“If James Baldwin didn’t change fucking America, what’s a comic essay going to do?”
The Nib

Hi — it feels like such an important privilege to be able to read through your dialogue here. Thank you for sharing.

I have just, today (finally) been feeling like this was not “just” a gun control issue (although I do believe gun control continues to be an issue for our country). I am feeling today like Charleston was a gun control issue (instantaneously), a racism issue (in the lead up to, instant of, and follow up of the issue), and also an American incident that sheds light on our profit-driven media culture of violence- and grief-porn [for those of us who watch BBC, or even Al Jazeera, where ratings are theoretically less essential to their funding models (moreso for BBC), the investigation is deeper, the interviews and panels more thoughtful, and the stories more numerous (less time on porn, more time on content)].

Initially, I had this feeling that a “human” response to Charleston was to say that it wasn’t about race — that it was about murder and about gun control, because life and human existence matter so much, regardless of race. And so, the flag thing was all trumped up, and a diversion from the gun control issue.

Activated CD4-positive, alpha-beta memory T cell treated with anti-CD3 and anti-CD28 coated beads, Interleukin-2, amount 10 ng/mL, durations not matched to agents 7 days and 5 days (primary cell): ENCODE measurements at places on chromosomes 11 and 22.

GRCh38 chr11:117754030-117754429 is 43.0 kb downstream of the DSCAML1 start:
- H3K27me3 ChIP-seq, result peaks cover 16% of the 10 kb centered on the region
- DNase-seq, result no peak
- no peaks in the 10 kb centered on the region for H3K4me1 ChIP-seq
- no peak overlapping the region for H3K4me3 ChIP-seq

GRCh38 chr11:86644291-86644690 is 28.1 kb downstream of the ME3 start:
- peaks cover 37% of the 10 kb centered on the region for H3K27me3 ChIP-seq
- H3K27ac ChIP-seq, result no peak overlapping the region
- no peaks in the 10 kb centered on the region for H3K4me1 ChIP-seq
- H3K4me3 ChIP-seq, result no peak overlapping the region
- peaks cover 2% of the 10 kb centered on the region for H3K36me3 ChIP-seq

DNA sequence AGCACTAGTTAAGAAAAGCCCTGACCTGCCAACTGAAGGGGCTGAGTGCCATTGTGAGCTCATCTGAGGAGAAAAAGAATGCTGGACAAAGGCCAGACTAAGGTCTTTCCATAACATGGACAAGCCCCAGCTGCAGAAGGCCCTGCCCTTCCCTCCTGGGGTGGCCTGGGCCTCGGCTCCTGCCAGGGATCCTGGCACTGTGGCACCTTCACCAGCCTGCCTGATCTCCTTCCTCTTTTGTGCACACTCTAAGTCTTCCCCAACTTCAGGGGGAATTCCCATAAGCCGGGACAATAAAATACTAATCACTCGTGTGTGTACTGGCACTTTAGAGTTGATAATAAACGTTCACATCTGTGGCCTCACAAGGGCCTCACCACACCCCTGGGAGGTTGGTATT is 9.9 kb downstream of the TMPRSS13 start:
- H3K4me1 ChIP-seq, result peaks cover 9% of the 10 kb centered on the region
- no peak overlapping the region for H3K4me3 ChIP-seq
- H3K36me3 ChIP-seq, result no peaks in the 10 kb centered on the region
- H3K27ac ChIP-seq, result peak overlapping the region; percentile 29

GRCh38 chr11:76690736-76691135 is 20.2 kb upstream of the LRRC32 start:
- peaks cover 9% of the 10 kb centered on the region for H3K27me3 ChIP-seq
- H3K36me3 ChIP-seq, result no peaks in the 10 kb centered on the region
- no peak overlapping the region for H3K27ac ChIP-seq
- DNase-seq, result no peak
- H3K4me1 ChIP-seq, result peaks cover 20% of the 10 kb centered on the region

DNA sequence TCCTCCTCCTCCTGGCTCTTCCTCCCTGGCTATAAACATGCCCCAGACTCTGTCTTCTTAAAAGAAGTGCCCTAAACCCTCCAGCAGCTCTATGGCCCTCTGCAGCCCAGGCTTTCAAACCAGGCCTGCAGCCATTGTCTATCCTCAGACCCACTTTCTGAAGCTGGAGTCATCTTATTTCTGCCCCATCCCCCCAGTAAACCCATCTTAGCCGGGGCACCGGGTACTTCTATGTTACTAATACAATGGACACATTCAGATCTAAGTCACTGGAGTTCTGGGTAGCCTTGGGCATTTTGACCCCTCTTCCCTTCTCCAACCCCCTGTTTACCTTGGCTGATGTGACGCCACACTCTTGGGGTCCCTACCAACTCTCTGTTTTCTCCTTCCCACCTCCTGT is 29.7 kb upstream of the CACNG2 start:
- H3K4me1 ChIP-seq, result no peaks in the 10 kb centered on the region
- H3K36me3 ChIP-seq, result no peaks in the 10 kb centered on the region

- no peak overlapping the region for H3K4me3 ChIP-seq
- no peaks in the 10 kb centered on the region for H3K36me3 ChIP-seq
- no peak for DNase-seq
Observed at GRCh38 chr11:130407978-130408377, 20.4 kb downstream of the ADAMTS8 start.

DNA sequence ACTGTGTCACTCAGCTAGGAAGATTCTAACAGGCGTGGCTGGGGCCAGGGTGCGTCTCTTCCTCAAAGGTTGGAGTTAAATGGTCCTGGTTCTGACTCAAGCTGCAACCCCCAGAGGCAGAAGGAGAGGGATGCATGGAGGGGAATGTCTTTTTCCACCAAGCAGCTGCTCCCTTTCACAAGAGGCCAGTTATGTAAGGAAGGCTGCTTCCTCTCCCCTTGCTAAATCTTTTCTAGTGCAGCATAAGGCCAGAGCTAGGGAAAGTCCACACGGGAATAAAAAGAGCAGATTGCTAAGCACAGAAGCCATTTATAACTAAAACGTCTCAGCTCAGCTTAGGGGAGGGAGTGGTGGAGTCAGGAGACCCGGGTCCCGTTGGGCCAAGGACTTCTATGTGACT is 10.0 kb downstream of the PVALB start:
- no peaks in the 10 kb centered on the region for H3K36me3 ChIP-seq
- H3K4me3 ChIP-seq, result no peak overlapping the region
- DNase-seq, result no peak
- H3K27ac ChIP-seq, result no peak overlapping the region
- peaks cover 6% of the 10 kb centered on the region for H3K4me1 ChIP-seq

I feel wrong about that on many levels now (thanks in part to your dialogue here, which I haven’t fully processed). But I also feel that, as an instantaneous step, the flag thing is so important. As a nation of Americans, how do we tolerate governmental elevation and sponorhsip of a symbol that, to so many of its people, validates their racist views, and to so many other people, symbolized the very oppression that set them on a centuries-long uphill battle as a population? Maybe it’s a slight to heritage, but isn’t blackface heritage within entertainment, and segregation heritage within architecture, city planning, and transportation?

Symbolism has a place in the monumental challenge we face as a nation, and I just wanted to share that I’m glad the flags are coming down.

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